Posterior tibial tendonitis is a problem with the tendon on the inside of the ankle joint. The initial discomfort is usually felt either just above or just below the medial malleolus or inside ankle bone, sometimes extending down into the arch of the foot. There may be some swelling and more pain later as it progresses. The cause of posterior tibial tendonitis will be anything that overload the tendon. There are several foot types (eg a pronated foot) and running techniques (eg forefoot striking) that result in the posterior tibial muscle working harder.
My advice for posterior tibial tendonitis:
- Restrict your activity levels to within tolerance (substitute some other activity like cycling or swimming). Use ICE and other modalities.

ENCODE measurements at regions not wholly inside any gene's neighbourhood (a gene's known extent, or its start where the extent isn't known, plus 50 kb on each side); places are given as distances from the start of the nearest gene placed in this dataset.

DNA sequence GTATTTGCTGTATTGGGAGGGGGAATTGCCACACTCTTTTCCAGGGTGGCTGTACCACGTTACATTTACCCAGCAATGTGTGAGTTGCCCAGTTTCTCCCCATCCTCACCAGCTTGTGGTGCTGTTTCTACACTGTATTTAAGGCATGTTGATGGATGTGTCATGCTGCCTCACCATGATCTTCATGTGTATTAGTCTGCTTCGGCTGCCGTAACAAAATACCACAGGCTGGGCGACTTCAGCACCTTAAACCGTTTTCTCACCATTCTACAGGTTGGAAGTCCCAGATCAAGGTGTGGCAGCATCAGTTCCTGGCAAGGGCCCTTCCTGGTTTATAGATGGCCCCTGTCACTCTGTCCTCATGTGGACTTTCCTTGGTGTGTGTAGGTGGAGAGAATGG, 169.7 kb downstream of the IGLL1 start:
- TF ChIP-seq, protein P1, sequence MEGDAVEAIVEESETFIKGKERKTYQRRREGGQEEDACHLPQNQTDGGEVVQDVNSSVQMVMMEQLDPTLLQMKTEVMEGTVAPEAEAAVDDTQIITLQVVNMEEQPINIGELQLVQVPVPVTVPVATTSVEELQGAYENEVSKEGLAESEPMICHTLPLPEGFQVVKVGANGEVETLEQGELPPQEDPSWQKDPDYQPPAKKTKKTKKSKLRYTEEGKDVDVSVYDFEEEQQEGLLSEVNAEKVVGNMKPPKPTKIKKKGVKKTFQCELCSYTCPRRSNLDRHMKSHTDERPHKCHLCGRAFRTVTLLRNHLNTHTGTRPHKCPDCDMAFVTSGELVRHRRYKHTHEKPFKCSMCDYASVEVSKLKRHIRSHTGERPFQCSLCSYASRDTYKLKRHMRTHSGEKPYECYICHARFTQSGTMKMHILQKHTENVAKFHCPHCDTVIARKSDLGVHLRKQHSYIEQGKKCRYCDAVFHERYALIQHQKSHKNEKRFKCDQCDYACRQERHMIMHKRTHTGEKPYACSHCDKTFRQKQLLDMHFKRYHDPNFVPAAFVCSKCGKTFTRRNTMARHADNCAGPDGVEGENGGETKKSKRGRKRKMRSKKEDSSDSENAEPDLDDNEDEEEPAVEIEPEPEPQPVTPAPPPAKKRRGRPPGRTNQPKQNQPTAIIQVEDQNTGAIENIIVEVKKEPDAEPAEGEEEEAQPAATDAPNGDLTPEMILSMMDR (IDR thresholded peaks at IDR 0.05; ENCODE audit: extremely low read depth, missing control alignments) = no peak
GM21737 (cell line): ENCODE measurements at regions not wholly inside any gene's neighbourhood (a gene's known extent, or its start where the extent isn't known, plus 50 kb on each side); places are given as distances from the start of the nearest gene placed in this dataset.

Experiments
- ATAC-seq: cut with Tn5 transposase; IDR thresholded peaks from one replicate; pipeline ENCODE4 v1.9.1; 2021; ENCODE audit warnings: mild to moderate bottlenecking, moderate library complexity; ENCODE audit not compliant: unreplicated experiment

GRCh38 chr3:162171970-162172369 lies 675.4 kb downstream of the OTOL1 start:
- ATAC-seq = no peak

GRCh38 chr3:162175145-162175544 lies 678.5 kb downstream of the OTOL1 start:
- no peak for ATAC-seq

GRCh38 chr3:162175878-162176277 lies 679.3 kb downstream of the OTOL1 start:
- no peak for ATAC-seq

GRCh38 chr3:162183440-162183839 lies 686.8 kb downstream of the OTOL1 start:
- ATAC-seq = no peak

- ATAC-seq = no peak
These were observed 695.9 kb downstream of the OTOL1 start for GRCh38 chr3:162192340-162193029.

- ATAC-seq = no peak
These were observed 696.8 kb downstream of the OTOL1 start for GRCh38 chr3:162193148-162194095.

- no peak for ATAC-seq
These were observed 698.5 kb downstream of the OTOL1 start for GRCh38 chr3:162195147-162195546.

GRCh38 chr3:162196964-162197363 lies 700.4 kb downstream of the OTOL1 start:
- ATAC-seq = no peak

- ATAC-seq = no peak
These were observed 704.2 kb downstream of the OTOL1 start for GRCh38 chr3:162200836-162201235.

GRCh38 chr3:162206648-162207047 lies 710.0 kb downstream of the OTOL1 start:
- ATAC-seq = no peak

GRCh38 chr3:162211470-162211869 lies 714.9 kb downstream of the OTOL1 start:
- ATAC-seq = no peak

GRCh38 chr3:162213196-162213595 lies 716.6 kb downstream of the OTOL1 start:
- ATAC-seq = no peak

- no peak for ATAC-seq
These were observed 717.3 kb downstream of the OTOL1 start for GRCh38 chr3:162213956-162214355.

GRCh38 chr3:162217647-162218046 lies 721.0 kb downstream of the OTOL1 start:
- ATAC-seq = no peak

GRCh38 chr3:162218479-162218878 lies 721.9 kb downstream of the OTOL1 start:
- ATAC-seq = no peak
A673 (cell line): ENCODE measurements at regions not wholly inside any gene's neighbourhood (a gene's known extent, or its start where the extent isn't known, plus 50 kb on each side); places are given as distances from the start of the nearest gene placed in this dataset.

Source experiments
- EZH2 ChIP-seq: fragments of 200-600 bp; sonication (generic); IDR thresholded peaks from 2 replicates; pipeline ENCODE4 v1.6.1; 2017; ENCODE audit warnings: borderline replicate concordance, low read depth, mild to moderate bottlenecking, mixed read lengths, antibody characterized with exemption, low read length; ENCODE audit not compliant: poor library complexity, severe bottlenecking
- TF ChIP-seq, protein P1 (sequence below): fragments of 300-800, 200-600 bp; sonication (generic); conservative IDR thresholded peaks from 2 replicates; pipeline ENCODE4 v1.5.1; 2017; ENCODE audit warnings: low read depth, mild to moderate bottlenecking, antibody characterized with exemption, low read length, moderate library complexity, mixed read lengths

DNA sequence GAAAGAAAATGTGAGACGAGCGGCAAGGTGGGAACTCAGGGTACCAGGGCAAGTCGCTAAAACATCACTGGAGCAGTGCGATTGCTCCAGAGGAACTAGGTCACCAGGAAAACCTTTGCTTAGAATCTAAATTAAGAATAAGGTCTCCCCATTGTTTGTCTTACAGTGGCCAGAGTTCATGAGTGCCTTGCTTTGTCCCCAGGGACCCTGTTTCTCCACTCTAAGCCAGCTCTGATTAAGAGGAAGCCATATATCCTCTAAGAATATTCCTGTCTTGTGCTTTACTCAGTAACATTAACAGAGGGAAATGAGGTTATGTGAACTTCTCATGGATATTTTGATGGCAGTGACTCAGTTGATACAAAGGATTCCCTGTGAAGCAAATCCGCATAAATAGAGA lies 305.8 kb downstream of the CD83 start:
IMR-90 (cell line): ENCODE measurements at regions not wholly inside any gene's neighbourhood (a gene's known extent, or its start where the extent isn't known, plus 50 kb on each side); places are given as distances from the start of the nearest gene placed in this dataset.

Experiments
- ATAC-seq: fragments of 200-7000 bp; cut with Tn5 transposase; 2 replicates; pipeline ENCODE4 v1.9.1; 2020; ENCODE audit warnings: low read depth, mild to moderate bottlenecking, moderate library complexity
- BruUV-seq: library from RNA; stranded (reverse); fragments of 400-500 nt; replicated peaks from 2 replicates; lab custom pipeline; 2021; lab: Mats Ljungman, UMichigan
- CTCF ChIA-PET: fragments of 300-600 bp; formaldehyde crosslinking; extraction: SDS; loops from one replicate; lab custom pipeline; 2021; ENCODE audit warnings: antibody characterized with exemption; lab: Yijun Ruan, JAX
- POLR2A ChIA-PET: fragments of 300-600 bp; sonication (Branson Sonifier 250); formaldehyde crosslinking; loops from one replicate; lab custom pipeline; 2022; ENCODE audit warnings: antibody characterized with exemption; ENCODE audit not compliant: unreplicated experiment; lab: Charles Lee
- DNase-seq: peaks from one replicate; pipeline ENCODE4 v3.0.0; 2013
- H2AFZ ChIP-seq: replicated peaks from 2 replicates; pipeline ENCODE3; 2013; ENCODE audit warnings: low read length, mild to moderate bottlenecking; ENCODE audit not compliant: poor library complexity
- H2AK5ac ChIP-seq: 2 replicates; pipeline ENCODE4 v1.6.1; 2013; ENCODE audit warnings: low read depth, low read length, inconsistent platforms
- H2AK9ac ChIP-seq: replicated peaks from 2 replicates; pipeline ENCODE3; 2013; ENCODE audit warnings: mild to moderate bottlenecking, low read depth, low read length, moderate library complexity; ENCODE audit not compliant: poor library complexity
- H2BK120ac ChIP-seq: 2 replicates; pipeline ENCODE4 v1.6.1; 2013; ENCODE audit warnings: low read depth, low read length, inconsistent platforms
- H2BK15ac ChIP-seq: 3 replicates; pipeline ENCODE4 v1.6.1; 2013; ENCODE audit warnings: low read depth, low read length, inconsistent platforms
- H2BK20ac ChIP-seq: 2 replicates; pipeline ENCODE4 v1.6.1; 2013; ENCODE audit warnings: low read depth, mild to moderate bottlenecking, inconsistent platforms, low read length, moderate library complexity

- Get back to heel strike running to reduce the load on the tendon (you can worry about transitioning back to the forefoot later when it is all healed and the tissues have adapted to the higher load placed on them when forefoot striking)
- Foot orthotics with the right design features are very effective at treating this problem. The foot orthotics has to be designed in such a way that they prevent the posterior tibial muscle from working so hard.
After you are over the posterior tibial tendonitis, you can transition back to forefoot striking and away from foot orthotics very gradually and very slowly and very carefully so the tissues can adapt to the loads that are place on them. However, in some runners the loads causing the problem can be so high the tissues cannot adapt to the load. In that case, the heel striking and the foot orthotics need to be seen as long term options.